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Nonpoint Source Implementation

Striving for watershed protection and enhancement, voluntary stewardship, and building partnerships

Oregon's Nonpoint Source Program is implemented by land use in order to address water quality issues on agricultural lands; state, private, or federal forest lands; and in urban areas. The goal of the NPS program has been broadened to safeguard groundwater resources as well as surface water. Forty-three local, state, and federal regulatory and non-regulatory programs address nonpoint source control and treatment in Oregon. 

Implementation of the program relies on many agencies, programs and regulations. Some of these include:

  • The federal Clean Water Act
  • State water quality standards
  • The total maximum daily load rule
  • The Coastal Zone Act Reauthorization Amendments (section 6217-Coastal NPS Control Program)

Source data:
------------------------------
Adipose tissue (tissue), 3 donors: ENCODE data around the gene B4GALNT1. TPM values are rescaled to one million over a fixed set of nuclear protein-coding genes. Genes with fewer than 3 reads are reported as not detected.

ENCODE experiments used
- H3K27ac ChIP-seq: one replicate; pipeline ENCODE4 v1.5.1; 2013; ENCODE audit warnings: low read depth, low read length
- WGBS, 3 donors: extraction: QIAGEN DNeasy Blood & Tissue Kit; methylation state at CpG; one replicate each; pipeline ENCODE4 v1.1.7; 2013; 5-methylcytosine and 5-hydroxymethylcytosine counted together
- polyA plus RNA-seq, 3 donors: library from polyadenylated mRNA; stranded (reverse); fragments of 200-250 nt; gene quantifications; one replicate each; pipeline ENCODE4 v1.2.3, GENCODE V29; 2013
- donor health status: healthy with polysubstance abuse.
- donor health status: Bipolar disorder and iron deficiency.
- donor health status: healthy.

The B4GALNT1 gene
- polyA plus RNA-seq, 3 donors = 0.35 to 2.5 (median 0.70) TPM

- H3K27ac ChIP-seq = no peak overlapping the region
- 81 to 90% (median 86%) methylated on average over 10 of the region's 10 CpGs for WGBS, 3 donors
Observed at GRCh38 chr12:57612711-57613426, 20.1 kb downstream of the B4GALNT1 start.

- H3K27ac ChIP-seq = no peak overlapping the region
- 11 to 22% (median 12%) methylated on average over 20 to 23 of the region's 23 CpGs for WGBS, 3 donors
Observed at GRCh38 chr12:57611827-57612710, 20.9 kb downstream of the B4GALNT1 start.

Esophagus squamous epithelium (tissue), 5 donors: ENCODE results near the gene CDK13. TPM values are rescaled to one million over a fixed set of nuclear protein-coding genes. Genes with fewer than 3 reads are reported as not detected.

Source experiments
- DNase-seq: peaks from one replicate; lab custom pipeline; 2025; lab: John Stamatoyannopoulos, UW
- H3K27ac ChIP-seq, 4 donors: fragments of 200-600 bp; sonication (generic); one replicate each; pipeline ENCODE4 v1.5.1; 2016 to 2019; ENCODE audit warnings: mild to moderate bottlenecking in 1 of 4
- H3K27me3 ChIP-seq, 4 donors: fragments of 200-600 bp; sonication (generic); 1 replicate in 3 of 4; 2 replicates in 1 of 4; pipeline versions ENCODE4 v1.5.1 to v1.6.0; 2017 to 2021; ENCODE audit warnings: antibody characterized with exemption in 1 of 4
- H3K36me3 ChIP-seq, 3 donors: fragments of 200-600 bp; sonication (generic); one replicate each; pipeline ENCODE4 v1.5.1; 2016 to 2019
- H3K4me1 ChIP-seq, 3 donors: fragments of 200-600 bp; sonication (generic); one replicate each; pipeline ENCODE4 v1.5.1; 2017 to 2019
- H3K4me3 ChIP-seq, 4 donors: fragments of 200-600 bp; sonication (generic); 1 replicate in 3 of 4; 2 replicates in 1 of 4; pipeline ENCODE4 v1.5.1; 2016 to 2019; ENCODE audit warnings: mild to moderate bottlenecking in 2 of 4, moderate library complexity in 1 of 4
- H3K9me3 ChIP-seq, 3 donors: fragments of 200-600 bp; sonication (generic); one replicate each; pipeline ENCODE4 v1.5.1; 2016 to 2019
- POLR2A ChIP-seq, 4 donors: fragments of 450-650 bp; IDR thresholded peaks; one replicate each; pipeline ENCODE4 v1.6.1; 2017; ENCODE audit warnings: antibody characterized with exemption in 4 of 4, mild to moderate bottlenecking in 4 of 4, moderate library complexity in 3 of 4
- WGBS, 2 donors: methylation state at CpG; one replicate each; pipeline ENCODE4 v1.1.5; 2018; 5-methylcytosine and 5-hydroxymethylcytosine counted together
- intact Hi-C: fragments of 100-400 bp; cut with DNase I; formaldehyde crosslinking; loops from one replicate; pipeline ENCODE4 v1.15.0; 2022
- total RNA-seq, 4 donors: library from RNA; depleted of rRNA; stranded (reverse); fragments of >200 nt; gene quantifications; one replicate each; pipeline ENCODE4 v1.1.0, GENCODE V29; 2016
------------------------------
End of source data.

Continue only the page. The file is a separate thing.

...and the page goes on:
• The National Estuary Program
  • The Forest Practices Act
  • The Oregon Plan for Salmon and Watersheds
  • The Agricultural Water Quality Act
  • The State Land Use Planning Program
  • State drinking water and groundwater protection programs

Implementation strategies

​​​​​​​The quality of Oregon's surface and groundwater can be affected by many factors and land uses, including agriculture. When properly managed, agricultural activities and lands are not expected to adversely affect water quality. However when improperly managed, agricultural activities impact water quality  of streams and drinking water resources.  More than 25 percent of Oregon is in agricultural land use (Oregon Department of Agriculture statistics), which means there are millions of acres of land where proper land management can deliver agricultural productivity as well as improve and protect water quality.